Significant Enhancement of Hole Mobility in [110] Silicon Nanowires Compared to Electrons and Bulk Silicon

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Significant Enhancement of Hole Mobility in [110] Silicon Nanowires Compared to Electrons and Bulk Silicon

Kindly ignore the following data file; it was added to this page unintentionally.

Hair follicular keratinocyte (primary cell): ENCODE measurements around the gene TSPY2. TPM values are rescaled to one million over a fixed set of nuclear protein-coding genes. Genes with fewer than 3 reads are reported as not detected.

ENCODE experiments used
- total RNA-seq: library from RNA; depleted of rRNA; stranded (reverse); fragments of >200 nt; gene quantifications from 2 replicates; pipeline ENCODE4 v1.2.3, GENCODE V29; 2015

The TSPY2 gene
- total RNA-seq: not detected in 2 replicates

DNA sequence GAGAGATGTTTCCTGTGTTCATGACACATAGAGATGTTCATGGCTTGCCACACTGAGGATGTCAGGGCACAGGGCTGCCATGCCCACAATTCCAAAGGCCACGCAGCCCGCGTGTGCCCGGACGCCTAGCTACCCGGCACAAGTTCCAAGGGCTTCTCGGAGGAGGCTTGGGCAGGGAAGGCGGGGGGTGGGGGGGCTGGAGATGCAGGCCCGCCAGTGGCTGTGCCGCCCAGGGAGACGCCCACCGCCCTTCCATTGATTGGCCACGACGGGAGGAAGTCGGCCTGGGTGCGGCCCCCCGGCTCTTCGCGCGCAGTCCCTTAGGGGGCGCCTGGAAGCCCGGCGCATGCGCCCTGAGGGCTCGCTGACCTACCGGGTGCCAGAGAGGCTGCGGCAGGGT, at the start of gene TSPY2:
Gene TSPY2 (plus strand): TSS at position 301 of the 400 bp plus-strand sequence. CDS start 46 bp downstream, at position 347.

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  Significant Enhancement of HoleMobility in [110] Silicon NanowiresCompared to Electrons and Bulk Silicon A. K. Buin,* ,† A. Verma, ‡ A. Svizhenko, § and M. P. Anantram †  Nanotechnology Program, Uni V  ersity of Waterloo, 200 Uni V  ersity A V  enue West,Ontario N2T 1P8, Canada, Department of Electrical Engineering, Texas A&M Uni V  ersity - Kings V  ille, Texas 78363, and Sil V  aco Data Systems Inc.,4701 Patrick Henry Dri V  e, Santa Clara, California 95054 Received October 22, 2007; Revised Manuscript Received December 19, 2007  ABSTRACT Utilizing sp3d5s* tight-binding band structure and wave functions for electrons and holes we show that acoustic phonon limited hole mobilityin [110] grown silicon nanowires (SiNWs) is greater than electron mobility. The room temperature acoustically limited hole mobility for theSiNWs considered can be as high as 2500 cm 2 /V s, which is nearly three times larger than the bulk acoustically limited silicon hole mobility.It is also shown that the electron and hole mobility for [110] grown SiNWs exceed those of similar diameter [100] SiNWs, with nearly 2 ordersof magnitude difference for hole mobility. Since small diameter SiNWs have been seen to grow primarily along the [110] direction, resultsstrongly suggest that these SiNWs may be useful in future electronics. Our results are also relevant to recent experiments measuring SiNWmobility. With the semiconductor industry fabricating devices withfeature sizes in the tens of nanometers, there is a potentialfor silicon nanowire (SiNW) devices to play an importantrole in future electronics, sensors, and photovoltaic applica-tions. Since the band structure of SiNWs varies vastly withtheir physical structures, 1 - 4 it provides a tantalizing pos-sibility of utilizing different SiNWs within the same ap-plication to achieve optimum performance. For example, adifference in the physical structure of the SiNWs results ina difference in sensing properties. 5 This implies that, in orderto bring the promise of SiNWs to fruition, it is necessary tocharacterize a vast number of SiNWs with different cross-sectional shapes and sizes, and axis orientations, for theirelectronic properties. In particular, one of the most importantproperties is the low-field mobility. An accurate knowledgeof the low-field mobility is important in order to select theright SiNW for a particular application. The low-fieldmobility is strongly influenced by acoustic phonons, 6 surfaceroughness scattering, 7 and impurity scattering. 8 Surfaceroughness and impurity scattering are to a large extentcontrollable parameters. Phonon scattering on the other handis intrinsic and, hence, places an upper bound on the expectedcarrier mobility. Recent results suggest that electron mobilityin SiNWs can be significantly increased by coating themwith acoustically hardened materials to clamp the boundary, 8 or by inducing a strain. 9 This in turn also makes a strongcase for investigating the performance limitations of free-standing SiNWs.Utilizing various boundary conditions, many researchershave computed the electron - phonon scattering rates innanowires based on an effective mass equation. 10 - 16 Refer-ence 17 is an exception that considered a tight-bindingHamiltonian for the electron, albeit with bulk-like confinedphonons, where bulk quantized transverse phonon vectorsemulate confined phonon behavior. Further, the analysis hasbeen limited to consideration of the lowest conductionsubband. It is without doubt that these methods make it easierto compute scattering rates. However, they come with apossibility of a compromise in accuracy, in particular, forholes where the valence subbands are closely spaced togetherand intersubband scattering may be significant. Accountingfor intersubband hole scattering is one reason it is challengingto theoretically investigate hole transport in these dimension-ally reduced structures, a task all the more imperative becauseof the recently reported very high hole mobility 18 inexperiments.It is clear, therefore, that, in order to reproduce an accuratedescription of the physical effects taking place in theseconfined structures and evaluate charge transport properties, * To whom correspondence should be addressed. E-mail: abuin@ecemail.uwaterloo.ca. † University of Waterloo. ‡ Texas A&M University - Kingsville. § Silvaco Data Systems Inc. NANOLETTERS 2008Vol. 8, No. 2760 - 765 10.1021/nl0727314 CCC: $40.75 © 2008 American Chemical Society Published on Web 01/19/2008  it is important to take into account both charge and phononconfinement. Concomitantly, it is also important to inves-tigate how these properties compare to bulk-phononvalues with a more detailed treatment of these three-dimensional phonons. Bulk phonons not only provide an easeof modeling but also make it easier to incorporate intersub-band carrier scattering, which, as our results show, is veryimportant even in many small diameter SiNWs. Moreimportantly, consideration of bulk phonons address thescenario of a SiNW encapsulated within an acousticallysimilar material.Here we present results on a detailed computation of electron and hole low-field mobility for [110] axially orientedfree-standing SiNWs (henceforth referred to as [110] SiNWsin this paper) with diameters up to 3.1 nm and at varioustemperatures, where the principal charge scattering mecha-nism is through acoustic phonons. Both confined and bulk phonons are considered. The band structure for these SiNWsis determined by using an  sp 3 d  5 s*  tight-binding (TB) scheme,and the confined acoustic phonon dispersion for each SiNWare obtained by solving the elastic continuum wave equation.Bulk phonon dispersion is assumed to be linear, and a Debyecutoff energy is used to define the domain of bulk phononwave vectors. Electron and hole-acoustic phonon momentumrelaxation rates are calculated from the first-order perturba-tion theory and deformation potential scattering. In comput-ing the charge momentum relaxation rates for a SiNW fromconfined phonons, all acoustic phonon modes up to 70meV 19 - 21 are taken into account, and TB electron and holewavefunctions are incorporated. Finally, low-field mobilityvalues are determined through momentum relaxation timeapproximation and verified for electron-confined phononinteraction through ensemble Monte Carlo (EMC) simula-tions.Figure 1 shows a typical wire cross section for the [110]SiNW. The periodicity of the SiNW along the lattice is givenby the lattice constant  a  /    2, where  a  is the lattice constantfor bulk Si. To eliminate unphysical surface states, H atomsare used to passivate the Si dangling bonds at the SiNWedge. Within the  sp 3 d  5 s*  TB scheme, the Si - Si, and Si - Hparameters are obtained from refs 22 and 23, respectively.Figure 2 shows the first few conduction and valencesubbands for a 2.4 nm diameter [110] SiNW. For the largestdiameter SiNW considered in our work, 3.1 nm, the energyseparation between the lowest two conduction subbands is18 meV, while it is 17 meV for the highest two valencesubbands. As is expected, as the SiNW diameter increases,the band gap and intersubband spacing decrease. However,for [110] SiNWs this does not occur in the simple mannergiven by an effective mass Hamiltonian.The electron and hole wavefunctions within the TB schemefor the [110] SiNWs are given bywhere  ν  is the subband index,  k   z  is the electron or hole wavevector along the  z -axis,  r  is the radius vector,  N   is the numberof unit cells, and  τ  m  is the basis vectors within the unit cell n .  φ m  are orthonormal Slater-type (Lo¨wdin) 24 atomic orbitals, c ν , m  are expansion coefficients whose values are obtainedwithin the TB scheme, 25 and  e z  is the unit vector along theSiNW axis.Different types of confined phonon modes such asdilatational, torsional, and flexural can exist within a SiNW. 26 Due to symmetry considerations, only dilatational phononmodes may contribute to intrasubband electron - phononscattering. 27,28 Dilatational phonon modes correspond to amixed nature of axial - radial atomic vibrations. Dispersionrelationship for a coupled axial - radial dilatational mode isobtained from the elastic wave equation and given by thePochhammer - Chree equation, 26 where,  r   is the radius of the phonon box and  J  0  and  J  1  areBessel functions of the first kind. Also,  k  t  , l 2 )  ω 2  /  V  t,l 2 -  q 2 ,where V  represents the bulk acoustic velocity with subscripts t   and  l  standing for transverse and longitudinal, respectively.Equation 2 is solved numerically to obtain  ω ( q ) by consider- Figure 1.  Cross section of   d  ) 1.16 nm nanowire. Grey balls, Siatoms; white balls, H atoms. Figure 2.  Band structure of 2.4 nm dimater [110] SiNW. ψ ν ( k   z , r ) ) 1    N  ∑ n , m c ν , m ( k   z )  e ik   z na  /    (2) φ m ( r - ( τ  m ( e z na   2 )) (1)2 k  l r   ( q 2 + k  t  2 )  J  1 ( k  l  r  )  J  1 ( k  t   r  ) - ( k  t  2 - q 2 ) 2  J  0 ( k  l  r  )  J  1 ( k  t   r  ) - 4 q 2 k  l  k  t   J  1 ( k  l  r  )  J  0 ( k  t   r  ) ) 0 (2) Nano Lett.,  Vol. 8, No. 2,  2008 761  ing the SiNW embedded within an equivalent circularphonon box with radius  r.  Figure 3 depicts the confinedacoustic phonon dispersion for the 2.4 nm diameter [110]SiNW with the band structure given in Figure 2The electron and hole - acoustic phonon scattering ratesare calculated from the Fermi’s golden rule and deformationpotential approximation 29 aswhere  k   z  and  k  ′  z  are the initial and final crystal momentumrespectively,  N  q  is the phonon equilibrium Bose - Einsteinoccupation number,  µ  and  ν  are initial and final subbands,respectively,  δ  is the Delta Dirac energy conserving function,and  q  is the phonon wave vector.  H  q , e -  ph  is the electron - phonon interaction Hamiltonian. One therefore obtains themomentum relaxation rates from confined acoustic phononsaswhere  µ , ν  indicate initial and final subbands, respectively.  JDOS  ν ( q , k  , q  p )  )  | ∂ (  E  ν ( k   z  (  q  p )  (  p ω n ( q  p ))/  ∂ q | - 1 is theelectron or hole - phonon joint density of states,  n  indicatesa summation over phonon modes,  p  indicates summation overthe roots of the equation ∆  E   µ , ν ( k   z ( q ) ( p ω n ( q ) ) 0 (where ∆  E   µ , ν )  E  ν -  E   µ ), and - corresponds to absorption/emission.  E  a  is the deformation potential, F is the SiNW mass density, γ  is the normalization constant, 30 and  k  l 2 ) ω 2  /v l 2 - q 2 .  S   µ , ν ,the overlap factor between subband  µ  and subband  ν , is givenbywhere  c  µ , m  and  c ν , m / are defined through eq 1.In computing the momentum relaxation rates betweenelectrons/holes and bulk acoustic phonons, the phonondispersion is taken to be linear within the Debye approxima-tion. The phonon dispersion is  ω ( | q | ))  ) V  s | q | , where thelongitudinal sound velocity V  s ) 9.01 × 10 3 m/s. 31 With theaid of the energy conserving Dirac Delta function and thediscrete momentum conserving Delta function along theSiNW axis, one obtains the charge momentum relaxationrates through bulk phonons, from initial subband  µ  to finalsubband  ν , asIn the above equation,  q n  )    (( ∆  E   µ , ν ( k   z ( q ))/( p v s )) 2 - q 2 ,and  S  1,  µ , ν  )  1/(2 π  )  ∫ 02 π  | S   µ , ν ( q ) | 2 d φ  is the overlap factorintegrated over the phonon angular part in the confinementplane. The bulk Debye energy  E  D ) 55 meV 32 is utilized todefine the domain of integration,  Ω . In general,  Ω  )  min,max(1 st BZ,    q n 2 + q 2 e  q D ), where  q D  is the Debye wavevector. In obtaining the above momentum relaxation ratesprescription, we have neglected Umklapp processes. 11 Furthersimplifications allow us to obtainwhere  A m , m ′ ) c  µ , m ( k   z )  c ν , m / ( k  ′  z )  c  µ , m ′ / ( k   z )  c ν , m ′ ( k  ′  z ), and  ∆  j m , m ′ ) (  j m  -  j m ′ ), and where  j  is  x ,  y , or  z .In evaluating the momentum relaxation rates using theabove equations, we use a value of 9.5 eV for the electrondeformation potential and 5 eV for the hole deformationpotential. 29 Electron and hole low-field mobility values areestimated based on relaxation time approximation withmomentum relaxation time approximation (MRTA) andgiven by Figure 3.  Dispersion curve for first 11 “dilatational” phonon modesfor a 2.4 nm diameter [110] SiNW. W  ν , m ( k   z , k  ′  z  , q ) ) 2 π  p  | 〈 ψ ν ( k  ′  z ),  N  | q | + 12 ( 12  |  H  q , e -  ph | ψ  µ ( k   z ),  N  | q | 〉 | 2 δ (  E  ν ( k  ′  z ) -  E   µ ( k   z ) ( p ω ( | q | )) (3) W   µ , ν ( k   z ) ) ∑ k  ′  z W   µ , ν  ( k  ′  z , k   z ) ( 1 - k  ′  z k   z ) )-  E  a 2 4 π  p 3 FV  s4 ∑ n ∑  p q  p k   z γ - 1 [  N  (  E   ph ( q  p )) + 12 ( 12 ] | S   µ , ν ( q  p ) | 2  E   ph 3 ( q  p )  JDOS  ν ( k   z , q  p ) (4) S   µ , ν ) ∑ m c  µ , m ( k   z )  c ν , m / ( k  ′  z )  J  0 ( k  l F m )  e iqz m (5) W   µ , ν ( k   z ) ) ∑ k  ′  z W   µ , ν ( k  ′  z , k   z ) ( 1 - k  ′  z k   z ) )-  E  a 2 4 π  p 3 FV  s4 ∫ Ω ∆  E   µ , ν ( k   z ( q ) 2 S  1,  µ , ν ( q n  ,k   z ( q ) (  N  | q | + 12 ( 12 ) qk   z d q  (6) S  1,  µ , ν ) ∑ m | c  µ , m ( k   z ) | 2 | c ν , m ( k  ′  z ) | 2 + ∑ m , m ′ , m * m ′  A m , m ′  J  0 ( q t    ∆  x m , m ′ 2 + ∆  y m , m ′ 2 ) e - iq ∆  z m,m ′ (7)  µ ) 1 ∑ i n i ∑ i  µ i  n i  (8) 762  Nano Lett.,  Vol. 8, No. 2,  2008  where  n i  is the charge carrier population in subband  i , andfor each subband  i , where  W  i ( k   z )  )  ∑ ν W  i , ν ( k   z ) and  f  0 ( k   z )  ≈ e -  E  i  /  k  B T  .  E  i  is the electron/hole energy in subband  i , measuredwith respect to the lowest/highest conduction/valence sub-band. Additionally, we verify low-field mobility valuesobtained using eq 9 for electron-confined phonons scatteringby solving the Boltzmann Transport Equation using ensembleMonte Carlo (EMC) simulations. 29 EMC simulations utilizetabulated values of the electron band structure and scatteringrates computed using results above. In performing EMCsimulations, we consider SiNWs to be infinitely long anddefect-free. The temperature and electric field are assumeduniform. Given the nature of the phonons considered, onlyintrasubband scattering, restricted to the lowest conductionsubband, is considered, and electron energies are restrictedto the bottom of the next higher subband. The bandstructurewithin that small region is divided into 12 000 grid pointsto minimize statistical noise at low electric fields.The electron low-field acoustic confined phonon limitedmobility computed using eqs 4 and 8 are shown in Figure 4.At room temperature, we find the mobility to scale ap-proximately with diameter ( d  ) and effective mass ( m eff  ) asAt low temperatures, we find that the scaling of mobilitywith effective mass remains the same, while the scaling withdiameter is significantly weaker than  d  2 .Bulk phonon limited electron low-field mobility is alsoshown in Figure 4. We find that bulk phonons yield anelectron mobility that is slightly larger than that of confinedphonons. For the smallest diameter (1.27 nm) SiNWconsidered, the confined phonon mobility is about 38% lowerthan the bulk phonon mobility, at room temperature. Moresignificantly, this difference decreases to only 25% for theSiNW with a diameter of 3.1 nm. The diminished importanceof phonon confinement at larger diameters is intuitivelyunderstood by noting that the phonon confinement isrelatively weaker at 3.1 nm. As a result, confined phononsat 3.1 nm more closely resemble bulk phonons and thereforeyield more comparable momentum relaxation rates whencompared to the 1.27 nm diameter SiNW. We note that thebulk phonon scaling of mobility is qualitatively similar tothat of confined phonons. The scaling of mobility with bulk phonons is consistent with the analytical results for scatteringrates in reference 10. We remark that the electron mobilityfor the [110] SiNW is about four times larger than themobility of [100] SiNW considered in ref 17. We alsocompare our electron mobility to ref 8, which found amobility of around 336 cm 2  /V s for a 4 nm diameternanowire. This value is about 66% smaller than our mobilityfor the 3.1 nm diameter [110] SiNW due to smaller effectivemass shown in Figure 5. However, when scaled for thedifferent diameters, effective masses, deformation potentialand sound velocity, our results agree to within 15%.The situation is somewhat different and more interestingfor holes. Figure 6 depicts the hole bulk acoustic phononlimited low-field mobility versus diameter for [110] SiNWs,at temperatures ranging from 77 to 300 K. As with the casefor electrons, hole mobility reduces as temperature increasesbecause of an increase in momentum relaxation rates.Importantly, however, two things stand out. First, irrespectiveof the temperature, we find hole mobility to be significantlyhigher than electron mobility for a given SiNW. This is incontrast to bulk-Si where electron mobility is higher. Thiscan also be seen in Figure 7, which shows the variation of electron and hole mobility with temperature for an ap-proximately 1.93 nm diameter [110] SiNW. Second, for thelarger diameter SiNWs, we also find that hole mobility ishigher than the bulk-Si acoustic phonon limited hole mobilityvalue by nearly a multiplicative factor of three 33 at 300 K.These observed values of mobility are in line with experi-mentally observed results, 18 where a peak hole mobility as Figure 4.  Electron mobility (with bulk and confined phonons)versus [110] SiNW diameter for temperatures ranging from 77 to300 K.  µ i )  2 ek  B Tm eff  ∫ 1 st  BZ   E  i ( k   z )  W  i ( k   z ) - 1  f  0 ( k   z ) d k   z ∫ 1 st  BZ   f  0 ( k   z ) d k   z (9)  µ e ∝ d  2 m eff  - 1.5 (10) Figure 5.  Electron effective mass versus [110] SiNW diameter.“C1” is first conduction band. Nano Lett.,  Vol. 8, No. 2,  2008 763  high as 5000 cm 2  /V s is observed and is attributed to reducedroughness scattering. Interestingly, by comparing results inFigures 4 and 6 with reported bulk Si values at 77 K, onecan readily observe that the hole mobility value (8486 cm 2  /Vs) is 55% lower than the bulk value (11 481 cm 2  /V s) 33 forthe largest diameter SiNWs considered, while the electronbulk-Si mobility value (23 000 cm 2  /V s) 34 is about eight timeslarger. Therefore, a reduction in temperature does not provideany mobility advantage over bulk-Si for these SiNWs.Additionally at 300 K, hole mobility values in Figure 6are nearly 2 orders of magnitude greater than the reportedhole mobility for similar diameter [100] SiNWs. 17 This isprimarily attributed to very heavy hole effective masses 35 in[100] SiNWs in contrast to [110] SiNWs. Figure 8 depictsthe hole effective mass for the top three valence subbandsversus diameter for the [110] SiNW.Unlike electrons for the SiNWs under consideration,developing a “rule-of-thumb” for the hole low-field mobilityversus diameter is not straightforward. As can be seen inFigure 6, this is due to the behavior of hole mobility for the ∼ 1.93 nm diameter SiNW. This behavior has two primaryreasons. For the 1.93 nm diameter [110] SiNW, the highesttwo valence subbands are separated by an energy of approximately 15 meV, resulting in relatively high intersub-band scattering. However, for the larger diameter SiNWsconsidered, these two subbands become nearly degenerate(energy separation is  =  1 meV), thereby significantlyreducing intersubband scattering due to phonon emissionfrom the higher to the lower subband. Moreover, looking atFigure 8, we also readily observe that the hole effective massfor the second subband decreases from approximately 0.25for the 1.93 nm SiNW to 0.19 for the 2.4 nm SiNW. Thesefactors result in a relatively sharp increase in hole low-fieldmobility for the larger diameter SiNWs compared to the 1.93nm SiNW. Importantly, these results clearly demonstrate theimportance of hole intersubband scattering because of thesmall energy differences between valence subbands. There-fore, while we have also calculated the hole mobility valuesdue to the scattering arising from the dilatational modes of confined phonons, we do not report them because theygrossly exaggerate the values of hole mobility since thedilatational modes are not sufficient to describe intersubbandscattering.In conclusion, we have evaluated electron and hole low-field mobility for [110] axially aligned SiNWs ranging indiameter from approximately 1 to 3.1 nm, utilizing bulk andconfined acoustic phonons for electrons, and bulk acousticphonons for holes, and including intersubband scattering.Hole acoustic phonon limited mobility for the 3.1 nmdiameter SiNW is found to be nearly 3 times the bulk-Siacoustically limited mobility value at room temperature.Additionally, hole mobility for the SiNWs considered in ourwork is also found to be higher than electron mobility, whichis in contrast to bulk-Si, where electron mobility is higher.Moreover, both electron and hole mobility for the [110]SiNWs are greater than the reported [100] SiNW mobilityvalues for similar diameters. Importantly, while electron andhole mobility values reported in this work help place an upperbound on the expected low-field mobility, they also clearlyhave technological implications for SiNW electronics for twoimportant reasons. They point toward a preferential SiNWaxis, [110], which is all the more important because small Figure 6.  Hole Mobility with bulk phonons versus versus [110]SiNW diameter for temperatures ranging from 77 to 300 K. Figure 7.  Temperature dependence of mobility of 1.93 nm diameter[110] SiNW. Figure 8.  Hole effective mass versus [110] SiNW diameter. “V1”is the topmost valence band, “V2” is the next to the topmost valenceband, and “V3” is the lowest among 3. 764  Nano Lett.,  Vol. 8, No. 2,  2008